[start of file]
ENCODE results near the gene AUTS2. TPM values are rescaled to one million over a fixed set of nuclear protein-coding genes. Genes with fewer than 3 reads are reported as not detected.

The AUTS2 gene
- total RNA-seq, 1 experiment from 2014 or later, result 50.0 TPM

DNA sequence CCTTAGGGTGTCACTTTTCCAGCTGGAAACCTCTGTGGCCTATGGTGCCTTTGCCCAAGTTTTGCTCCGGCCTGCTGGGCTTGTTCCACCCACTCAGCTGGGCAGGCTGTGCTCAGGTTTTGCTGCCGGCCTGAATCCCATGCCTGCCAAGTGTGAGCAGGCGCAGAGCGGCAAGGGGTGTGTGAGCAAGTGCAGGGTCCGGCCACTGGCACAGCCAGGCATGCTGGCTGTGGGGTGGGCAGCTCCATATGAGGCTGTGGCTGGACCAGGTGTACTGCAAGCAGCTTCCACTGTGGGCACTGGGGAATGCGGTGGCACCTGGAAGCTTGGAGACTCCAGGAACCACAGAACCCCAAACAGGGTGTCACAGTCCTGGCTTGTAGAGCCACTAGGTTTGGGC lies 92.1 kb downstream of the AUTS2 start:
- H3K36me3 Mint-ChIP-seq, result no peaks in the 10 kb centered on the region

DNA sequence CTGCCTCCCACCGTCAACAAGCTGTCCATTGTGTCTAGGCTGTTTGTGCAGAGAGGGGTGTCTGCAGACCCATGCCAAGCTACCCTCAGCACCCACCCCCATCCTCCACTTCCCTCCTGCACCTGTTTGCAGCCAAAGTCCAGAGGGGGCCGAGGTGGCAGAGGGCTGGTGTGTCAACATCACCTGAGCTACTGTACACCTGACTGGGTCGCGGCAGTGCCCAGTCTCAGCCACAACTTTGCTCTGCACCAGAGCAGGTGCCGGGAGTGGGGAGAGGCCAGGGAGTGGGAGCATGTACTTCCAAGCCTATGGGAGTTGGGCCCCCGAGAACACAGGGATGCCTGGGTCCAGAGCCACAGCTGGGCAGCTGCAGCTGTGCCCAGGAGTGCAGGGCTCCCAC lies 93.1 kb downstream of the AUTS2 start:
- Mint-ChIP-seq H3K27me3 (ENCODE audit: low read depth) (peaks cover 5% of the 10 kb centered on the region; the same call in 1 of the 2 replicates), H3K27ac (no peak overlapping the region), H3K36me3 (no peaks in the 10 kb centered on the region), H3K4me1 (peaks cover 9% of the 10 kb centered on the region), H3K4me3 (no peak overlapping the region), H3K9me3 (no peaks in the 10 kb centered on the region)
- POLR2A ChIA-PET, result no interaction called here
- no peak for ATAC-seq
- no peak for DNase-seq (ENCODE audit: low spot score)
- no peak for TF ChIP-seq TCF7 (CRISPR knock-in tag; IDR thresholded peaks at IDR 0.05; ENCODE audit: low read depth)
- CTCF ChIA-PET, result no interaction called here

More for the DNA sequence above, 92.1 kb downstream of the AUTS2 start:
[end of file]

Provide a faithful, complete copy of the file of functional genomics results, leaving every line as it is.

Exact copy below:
ENCODE results near the gene AUTS2. TPM values are rescaled to one million over a fixed set of nuclear protein-coding genes. Genes with fewer than 3 reads are reported as not detected.

The AUTS2 gene
- total RNA-seq, 1 experiment from 2014 or later, result 50.0 TPM

DNA sequence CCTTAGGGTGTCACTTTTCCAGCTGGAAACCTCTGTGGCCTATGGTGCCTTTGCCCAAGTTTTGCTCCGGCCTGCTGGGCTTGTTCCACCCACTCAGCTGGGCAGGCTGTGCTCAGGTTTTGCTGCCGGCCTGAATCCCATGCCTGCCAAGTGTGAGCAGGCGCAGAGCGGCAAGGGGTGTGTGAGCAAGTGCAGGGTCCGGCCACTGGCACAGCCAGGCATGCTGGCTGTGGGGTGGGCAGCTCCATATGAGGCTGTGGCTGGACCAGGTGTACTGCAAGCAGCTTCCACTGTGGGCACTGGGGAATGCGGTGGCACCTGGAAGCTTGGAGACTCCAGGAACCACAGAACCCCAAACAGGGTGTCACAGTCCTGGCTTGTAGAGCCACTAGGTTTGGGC lies 92.1 kb downstream of the AUTS2 start:
- H3K36me3 Mint-ChIP-seq, result no peaks in the 10 kb centered on the region

DNA sequence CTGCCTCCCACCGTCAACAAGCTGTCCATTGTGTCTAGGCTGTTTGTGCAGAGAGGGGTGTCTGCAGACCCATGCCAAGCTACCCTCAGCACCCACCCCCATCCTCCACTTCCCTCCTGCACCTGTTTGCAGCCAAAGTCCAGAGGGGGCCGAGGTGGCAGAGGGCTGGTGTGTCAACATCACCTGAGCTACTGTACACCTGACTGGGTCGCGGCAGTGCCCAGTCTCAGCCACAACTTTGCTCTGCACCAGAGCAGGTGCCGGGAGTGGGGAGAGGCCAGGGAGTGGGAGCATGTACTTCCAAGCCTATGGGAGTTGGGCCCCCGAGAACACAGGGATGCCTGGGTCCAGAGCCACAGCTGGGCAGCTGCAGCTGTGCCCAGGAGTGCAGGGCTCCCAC lies 93.1 kb downstream of the AUTS2 start:
- Mint-ChIP-seq H3K27me3 (ENCODE audit: low read depth) (peaks cover 5% of the 10 kb centered on the region; the same call in 1 of the 2 replicates), H3K27ac (no peak overlapping the region), H3K36me3 (no peaks in the 10 kb centered on the region), H3K4me1 (peaks cover 9% of the 10 kb centered on the region), H3K4me3 (no peak overlapping the region), H3K9me3 (no peaks in the 10 kb centered on the region)
- POLR2A ChIA-PET, result no interaction called here
- no peak for ATAC-seq
- no peak for DNase-seq (ENCODE audit: low spot score)
- no peak for TF ChIP-seq TCF7 (CRISPR knock-in tag; IDR thresholded peaks at IDR 0.05; ENCODE audit: low read depth)
- CTCF ChIA-PET, result no interaction called here

More for the DNA sequence above, 92.1 kb downstream of the AUTS2 start: